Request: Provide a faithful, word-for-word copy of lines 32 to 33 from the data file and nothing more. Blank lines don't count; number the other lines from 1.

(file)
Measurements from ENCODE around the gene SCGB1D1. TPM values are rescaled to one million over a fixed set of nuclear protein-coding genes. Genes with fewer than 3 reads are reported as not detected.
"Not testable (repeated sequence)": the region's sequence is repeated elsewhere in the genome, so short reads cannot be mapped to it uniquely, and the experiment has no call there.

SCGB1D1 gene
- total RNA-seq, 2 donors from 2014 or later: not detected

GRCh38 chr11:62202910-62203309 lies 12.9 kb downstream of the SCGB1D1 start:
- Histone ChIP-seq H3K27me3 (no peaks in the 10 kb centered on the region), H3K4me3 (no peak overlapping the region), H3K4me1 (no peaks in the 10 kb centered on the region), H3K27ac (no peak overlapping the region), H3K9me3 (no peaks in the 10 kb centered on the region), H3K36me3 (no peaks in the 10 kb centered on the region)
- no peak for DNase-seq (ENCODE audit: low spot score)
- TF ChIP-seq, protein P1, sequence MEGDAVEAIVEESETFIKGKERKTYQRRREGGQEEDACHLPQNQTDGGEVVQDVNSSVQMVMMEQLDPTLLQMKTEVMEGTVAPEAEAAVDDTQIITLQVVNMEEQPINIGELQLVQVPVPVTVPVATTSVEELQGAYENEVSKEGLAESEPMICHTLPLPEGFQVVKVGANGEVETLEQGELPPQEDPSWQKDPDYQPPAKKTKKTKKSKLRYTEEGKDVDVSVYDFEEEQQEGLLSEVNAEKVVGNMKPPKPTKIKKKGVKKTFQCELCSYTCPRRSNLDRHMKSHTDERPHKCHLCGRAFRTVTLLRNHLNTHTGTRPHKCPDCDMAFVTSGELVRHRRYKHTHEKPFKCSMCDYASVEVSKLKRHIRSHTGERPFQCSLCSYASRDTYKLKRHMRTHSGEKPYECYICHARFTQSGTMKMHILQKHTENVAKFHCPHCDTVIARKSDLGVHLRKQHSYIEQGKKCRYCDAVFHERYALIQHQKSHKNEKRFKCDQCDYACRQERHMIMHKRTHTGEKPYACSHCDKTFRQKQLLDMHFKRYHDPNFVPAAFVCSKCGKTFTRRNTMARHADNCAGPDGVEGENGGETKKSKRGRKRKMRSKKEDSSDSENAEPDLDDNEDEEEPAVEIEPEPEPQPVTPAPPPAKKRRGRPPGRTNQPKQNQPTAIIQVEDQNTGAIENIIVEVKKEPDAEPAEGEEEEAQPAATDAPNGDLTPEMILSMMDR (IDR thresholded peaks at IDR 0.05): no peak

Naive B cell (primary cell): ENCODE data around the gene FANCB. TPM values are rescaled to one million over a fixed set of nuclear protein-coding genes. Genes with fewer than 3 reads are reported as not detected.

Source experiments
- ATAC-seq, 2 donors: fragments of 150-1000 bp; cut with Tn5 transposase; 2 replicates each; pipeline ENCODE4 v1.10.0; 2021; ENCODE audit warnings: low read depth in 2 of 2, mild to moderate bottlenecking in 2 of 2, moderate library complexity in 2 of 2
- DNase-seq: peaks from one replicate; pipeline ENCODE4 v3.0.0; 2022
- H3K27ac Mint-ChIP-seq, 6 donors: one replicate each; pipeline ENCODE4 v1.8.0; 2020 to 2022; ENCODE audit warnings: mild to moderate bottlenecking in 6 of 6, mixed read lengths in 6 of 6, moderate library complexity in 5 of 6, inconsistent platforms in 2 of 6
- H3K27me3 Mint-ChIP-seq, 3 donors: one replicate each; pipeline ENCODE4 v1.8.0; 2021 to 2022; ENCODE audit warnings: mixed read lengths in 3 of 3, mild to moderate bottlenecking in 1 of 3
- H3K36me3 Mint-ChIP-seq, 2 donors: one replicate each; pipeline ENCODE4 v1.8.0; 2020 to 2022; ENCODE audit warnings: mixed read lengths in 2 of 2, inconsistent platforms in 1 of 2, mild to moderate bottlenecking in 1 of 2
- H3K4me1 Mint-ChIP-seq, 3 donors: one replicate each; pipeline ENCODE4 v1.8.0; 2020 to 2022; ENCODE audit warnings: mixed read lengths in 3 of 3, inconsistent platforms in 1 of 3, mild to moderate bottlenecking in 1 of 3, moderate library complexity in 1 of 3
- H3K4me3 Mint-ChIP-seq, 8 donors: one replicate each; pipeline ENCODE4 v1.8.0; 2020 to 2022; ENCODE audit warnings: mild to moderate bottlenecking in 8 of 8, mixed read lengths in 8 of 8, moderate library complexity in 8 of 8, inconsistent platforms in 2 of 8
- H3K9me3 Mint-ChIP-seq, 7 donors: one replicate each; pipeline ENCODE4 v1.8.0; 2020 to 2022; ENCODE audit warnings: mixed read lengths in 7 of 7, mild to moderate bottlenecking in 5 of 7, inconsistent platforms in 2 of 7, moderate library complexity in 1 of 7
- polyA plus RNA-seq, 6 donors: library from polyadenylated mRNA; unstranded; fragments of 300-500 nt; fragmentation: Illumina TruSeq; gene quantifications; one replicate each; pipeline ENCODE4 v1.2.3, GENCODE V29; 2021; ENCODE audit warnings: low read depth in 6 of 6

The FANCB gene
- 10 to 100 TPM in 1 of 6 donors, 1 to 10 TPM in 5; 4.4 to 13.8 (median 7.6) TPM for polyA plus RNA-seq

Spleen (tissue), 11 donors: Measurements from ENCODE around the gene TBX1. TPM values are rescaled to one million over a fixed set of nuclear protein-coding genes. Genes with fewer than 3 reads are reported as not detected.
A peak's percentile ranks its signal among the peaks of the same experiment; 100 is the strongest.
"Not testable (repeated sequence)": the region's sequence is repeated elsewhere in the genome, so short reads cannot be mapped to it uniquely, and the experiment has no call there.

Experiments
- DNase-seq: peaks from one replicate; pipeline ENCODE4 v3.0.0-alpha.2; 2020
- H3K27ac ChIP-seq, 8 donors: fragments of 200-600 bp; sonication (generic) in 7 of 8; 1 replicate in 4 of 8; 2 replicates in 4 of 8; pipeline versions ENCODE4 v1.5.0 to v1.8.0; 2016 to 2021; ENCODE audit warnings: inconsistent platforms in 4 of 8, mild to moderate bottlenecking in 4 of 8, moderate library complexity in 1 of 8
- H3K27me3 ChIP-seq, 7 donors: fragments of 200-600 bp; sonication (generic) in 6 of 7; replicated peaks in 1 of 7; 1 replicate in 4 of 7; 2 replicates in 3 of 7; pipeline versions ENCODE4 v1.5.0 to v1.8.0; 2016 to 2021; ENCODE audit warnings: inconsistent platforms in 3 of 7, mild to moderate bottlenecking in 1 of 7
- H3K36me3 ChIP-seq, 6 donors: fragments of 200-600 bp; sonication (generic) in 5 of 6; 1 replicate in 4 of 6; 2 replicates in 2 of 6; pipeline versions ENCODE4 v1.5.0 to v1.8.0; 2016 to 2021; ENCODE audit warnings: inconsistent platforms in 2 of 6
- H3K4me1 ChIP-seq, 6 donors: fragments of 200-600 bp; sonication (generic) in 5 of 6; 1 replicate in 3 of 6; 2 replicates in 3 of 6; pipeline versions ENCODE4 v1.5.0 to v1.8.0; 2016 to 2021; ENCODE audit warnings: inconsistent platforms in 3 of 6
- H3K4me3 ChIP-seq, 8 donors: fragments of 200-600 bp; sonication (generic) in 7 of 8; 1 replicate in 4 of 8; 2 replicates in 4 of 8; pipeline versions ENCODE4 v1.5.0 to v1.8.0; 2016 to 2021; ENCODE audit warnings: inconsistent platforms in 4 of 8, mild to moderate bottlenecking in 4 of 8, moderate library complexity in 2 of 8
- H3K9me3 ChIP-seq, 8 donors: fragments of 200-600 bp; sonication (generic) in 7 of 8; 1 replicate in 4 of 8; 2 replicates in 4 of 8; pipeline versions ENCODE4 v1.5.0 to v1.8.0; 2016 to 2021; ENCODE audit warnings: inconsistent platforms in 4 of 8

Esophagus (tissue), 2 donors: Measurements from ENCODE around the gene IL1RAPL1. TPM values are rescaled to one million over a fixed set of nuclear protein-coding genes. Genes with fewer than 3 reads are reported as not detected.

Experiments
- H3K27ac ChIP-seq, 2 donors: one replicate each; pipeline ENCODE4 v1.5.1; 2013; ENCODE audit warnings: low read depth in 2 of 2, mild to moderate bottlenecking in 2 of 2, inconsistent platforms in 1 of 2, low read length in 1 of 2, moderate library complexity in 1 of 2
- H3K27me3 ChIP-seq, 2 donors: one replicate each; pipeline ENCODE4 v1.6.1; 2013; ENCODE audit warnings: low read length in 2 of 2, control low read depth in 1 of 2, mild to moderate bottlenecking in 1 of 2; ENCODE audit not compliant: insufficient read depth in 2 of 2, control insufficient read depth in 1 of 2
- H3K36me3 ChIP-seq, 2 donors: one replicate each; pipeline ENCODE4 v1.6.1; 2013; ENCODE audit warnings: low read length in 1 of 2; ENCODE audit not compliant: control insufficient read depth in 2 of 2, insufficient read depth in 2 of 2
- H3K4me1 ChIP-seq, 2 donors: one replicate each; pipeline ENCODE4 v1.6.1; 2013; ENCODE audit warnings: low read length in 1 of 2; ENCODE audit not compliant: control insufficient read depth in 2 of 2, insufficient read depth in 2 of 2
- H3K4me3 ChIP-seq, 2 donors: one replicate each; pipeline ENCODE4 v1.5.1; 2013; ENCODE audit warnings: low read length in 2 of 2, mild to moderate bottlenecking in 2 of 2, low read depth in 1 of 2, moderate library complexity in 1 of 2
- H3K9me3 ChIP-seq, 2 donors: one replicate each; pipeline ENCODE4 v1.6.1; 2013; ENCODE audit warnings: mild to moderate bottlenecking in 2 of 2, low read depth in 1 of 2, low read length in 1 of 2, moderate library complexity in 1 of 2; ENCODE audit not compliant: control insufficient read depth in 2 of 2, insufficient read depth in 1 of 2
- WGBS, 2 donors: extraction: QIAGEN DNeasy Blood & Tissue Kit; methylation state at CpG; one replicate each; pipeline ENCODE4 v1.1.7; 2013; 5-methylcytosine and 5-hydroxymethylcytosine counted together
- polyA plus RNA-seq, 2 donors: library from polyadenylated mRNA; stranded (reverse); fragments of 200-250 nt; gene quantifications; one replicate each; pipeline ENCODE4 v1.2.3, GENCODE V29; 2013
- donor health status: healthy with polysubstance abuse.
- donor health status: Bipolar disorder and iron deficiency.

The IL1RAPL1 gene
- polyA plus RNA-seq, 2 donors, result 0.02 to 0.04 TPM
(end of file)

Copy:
- H3K9me3 ChIP-seq, 8 donors: fragments of 200-600 bp; sonication (generic) in 7 of 8; 1 replicate in 4 of 8; 2 replicates in 4 of 8; pipeline versions ENCODE4 v1.5.0 to v1.8.0; 2016 to 2021; ENCODE audit warnings: inconsistent platforms in 4 of 8

Esophagus (tissue), 2 donors: Measurements from ENCODE around the gene IL1RAPL1. TPM values are rescaled to one million over a fixed set of nuclear protein-coding genes. Genes with fewer than 3 reads are reported as not detected.